PITTSTON — The Pittston Board of Selectman approved the warrant articles Wednesday night that residents will vote on at the Town Meeting in March.
The board said the overall budget is slightly higher than last year, but the effect of the funding requests on the tax rate isn’t yet known.
If all articles pass, although the board isn’t recommending that, the budget will total almost $940,000, about half of which would be raised from taxes.
The current tax rate is $13.20 per $1,000 of assessed value.
There aren’t any major changes proposed in the articles, but there are some new requests, including $6,000 for a maintenance fund for the town office and $5,000 to fund a waste-collection day to replace a service lost when the town switched to a new waste disposal plant, board members said Thursday morning at the town office.
The Town Meeting is scheduled for 9:45 a.m. March 15 at Pittston Consolidated School.
Another change is the way the town funds its cemeteries. There are 24 cemeteries in Pittston, many with limited number of grave sites, but none are owned by the town. The chairwoman of the board, Jane Hubert, said Maine Municipal Association advised the board that the town shouldn’t spend money maintaining private cemeteries. The state, however, requires municipalities to maintain the grave sites of veterans, Hubert said.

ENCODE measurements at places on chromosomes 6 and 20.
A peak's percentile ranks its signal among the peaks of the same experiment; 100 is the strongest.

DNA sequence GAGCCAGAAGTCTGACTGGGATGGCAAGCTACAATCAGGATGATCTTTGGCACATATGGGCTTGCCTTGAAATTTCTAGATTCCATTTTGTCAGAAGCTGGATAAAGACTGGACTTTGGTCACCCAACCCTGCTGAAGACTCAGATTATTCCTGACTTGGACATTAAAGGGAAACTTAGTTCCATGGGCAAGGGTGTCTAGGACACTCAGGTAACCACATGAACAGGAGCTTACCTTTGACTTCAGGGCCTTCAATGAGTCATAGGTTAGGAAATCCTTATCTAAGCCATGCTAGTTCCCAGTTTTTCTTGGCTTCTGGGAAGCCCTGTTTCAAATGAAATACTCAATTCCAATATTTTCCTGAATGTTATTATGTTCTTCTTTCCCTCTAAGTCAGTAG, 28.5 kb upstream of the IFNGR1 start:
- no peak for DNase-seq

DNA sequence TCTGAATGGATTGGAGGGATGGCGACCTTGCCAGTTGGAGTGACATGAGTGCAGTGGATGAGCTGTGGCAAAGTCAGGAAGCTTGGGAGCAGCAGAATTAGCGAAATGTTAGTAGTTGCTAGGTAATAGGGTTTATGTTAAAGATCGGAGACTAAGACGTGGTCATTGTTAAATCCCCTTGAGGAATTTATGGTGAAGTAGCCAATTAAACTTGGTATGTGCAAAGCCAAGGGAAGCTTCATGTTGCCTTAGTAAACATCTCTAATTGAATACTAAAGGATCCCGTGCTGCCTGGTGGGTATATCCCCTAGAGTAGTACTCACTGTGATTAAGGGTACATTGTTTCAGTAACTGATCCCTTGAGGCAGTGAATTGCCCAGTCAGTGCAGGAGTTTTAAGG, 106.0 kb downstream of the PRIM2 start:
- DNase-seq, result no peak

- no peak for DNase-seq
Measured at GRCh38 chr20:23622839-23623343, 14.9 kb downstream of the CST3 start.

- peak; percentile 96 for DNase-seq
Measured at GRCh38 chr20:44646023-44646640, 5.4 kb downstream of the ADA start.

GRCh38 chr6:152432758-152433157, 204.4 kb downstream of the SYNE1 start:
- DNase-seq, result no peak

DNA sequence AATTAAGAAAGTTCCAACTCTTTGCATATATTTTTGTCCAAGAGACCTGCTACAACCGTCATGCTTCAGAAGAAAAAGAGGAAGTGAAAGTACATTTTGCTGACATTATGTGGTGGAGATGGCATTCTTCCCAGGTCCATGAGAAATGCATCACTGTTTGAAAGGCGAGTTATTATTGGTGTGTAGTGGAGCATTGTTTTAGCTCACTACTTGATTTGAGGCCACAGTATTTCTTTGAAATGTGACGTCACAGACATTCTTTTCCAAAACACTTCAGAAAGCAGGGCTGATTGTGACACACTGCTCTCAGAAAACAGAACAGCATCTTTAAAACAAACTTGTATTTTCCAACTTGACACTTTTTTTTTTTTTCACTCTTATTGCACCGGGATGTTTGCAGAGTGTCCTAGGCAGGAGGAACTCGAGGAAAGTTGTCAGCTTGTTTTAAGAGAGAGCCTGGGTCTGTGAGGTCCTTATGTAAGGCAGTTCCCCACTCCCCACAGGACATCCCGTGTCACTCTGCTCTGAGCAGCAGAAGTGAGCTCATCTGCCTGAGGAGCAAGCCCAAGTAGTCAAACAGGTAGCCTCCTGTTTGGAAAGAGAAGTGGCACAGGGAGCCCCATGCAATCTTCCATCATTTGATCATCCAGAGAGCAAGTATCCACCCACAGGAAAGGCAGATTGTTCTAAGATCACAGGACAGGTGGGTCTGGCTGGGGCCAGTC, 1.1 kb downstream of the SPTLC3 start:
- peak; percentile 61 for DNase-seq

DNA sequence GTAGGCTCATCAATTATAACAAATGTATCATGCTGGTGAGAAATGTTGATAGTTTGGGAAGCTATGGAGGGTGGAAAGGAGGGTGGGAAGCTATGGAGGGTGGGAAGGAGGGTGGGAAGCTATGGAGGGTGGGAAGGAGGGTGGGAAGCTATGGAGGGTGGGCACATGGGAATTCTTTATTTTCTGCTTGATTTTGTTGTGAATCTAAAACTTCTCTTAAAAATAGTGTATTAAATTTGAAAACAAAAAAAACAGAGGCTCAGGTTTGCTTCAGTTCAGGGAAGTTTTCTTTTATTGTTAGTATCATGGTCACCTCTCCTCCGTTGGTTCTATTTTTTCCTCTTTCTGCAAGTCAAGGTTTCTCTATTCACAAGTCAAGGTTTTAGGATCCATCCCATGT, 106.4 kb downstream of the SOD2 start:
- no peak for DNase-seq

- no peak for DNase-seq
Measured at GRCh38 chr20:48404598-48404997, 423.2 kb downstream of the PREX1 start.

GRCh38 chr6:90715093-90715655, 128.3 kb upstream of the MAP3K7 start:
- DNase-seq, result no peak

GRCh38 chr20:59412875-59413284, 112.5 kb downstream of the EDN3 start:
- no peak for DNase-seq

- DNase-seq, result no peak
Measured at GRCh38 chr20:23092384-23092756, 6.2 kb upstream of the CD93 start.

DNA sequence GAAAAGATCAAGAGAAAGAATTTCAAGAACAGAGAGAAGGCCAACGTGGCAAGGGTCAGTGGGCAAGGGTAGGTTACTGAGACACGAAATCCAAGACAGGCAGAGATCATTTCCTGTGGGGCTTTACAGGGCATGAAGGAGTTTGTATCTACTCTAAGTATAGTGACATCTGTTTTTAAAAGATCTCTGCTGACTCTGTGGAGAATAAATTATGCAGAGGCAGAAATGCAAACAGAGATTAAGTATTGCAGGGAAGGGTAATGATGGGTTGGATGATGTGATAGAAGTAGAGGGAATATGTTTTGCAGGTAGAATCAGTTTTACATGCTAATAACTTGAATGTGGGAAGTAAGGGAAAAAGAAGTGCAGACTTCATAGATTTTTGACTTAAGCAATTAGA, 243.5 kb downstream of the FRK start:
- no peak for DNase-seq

The board is recommending to raise and appropriate $25 per veteran grave site for every cemetery. This would provide funding of less than $100 for about a half dozen cemeteries that didn’t receive any funding from the town before. The total funding recommended by the select board and Budget Committee, $8,350, is about $1,000 more than what was approved by the town last year.
“We need to make sure the veterans are taken care of in the other cemeteries. We have to find a fair way to do it,” Hubert said.
The board is also recommending against a $2,000 funding request from the Riverside Cemetery to restore an area outside of the rest of the cemetery where apparently unmarked graves have been found, Selectwoman Jean Ambrose said. Hubert and Ambrose said the board voted against the request because the town would be providing money to a private entity.
The board approved an article that will ask the residents to approve the town issuing tax bills twice a year starting in 2015 because the board is trying to move the town away from relying on tax-anticipation loans to fund operations over the summer, Hubert said. This past year, the town spent more than $3,000 on interest and $1,500 in attorney fees for a $500,000 loan, she said.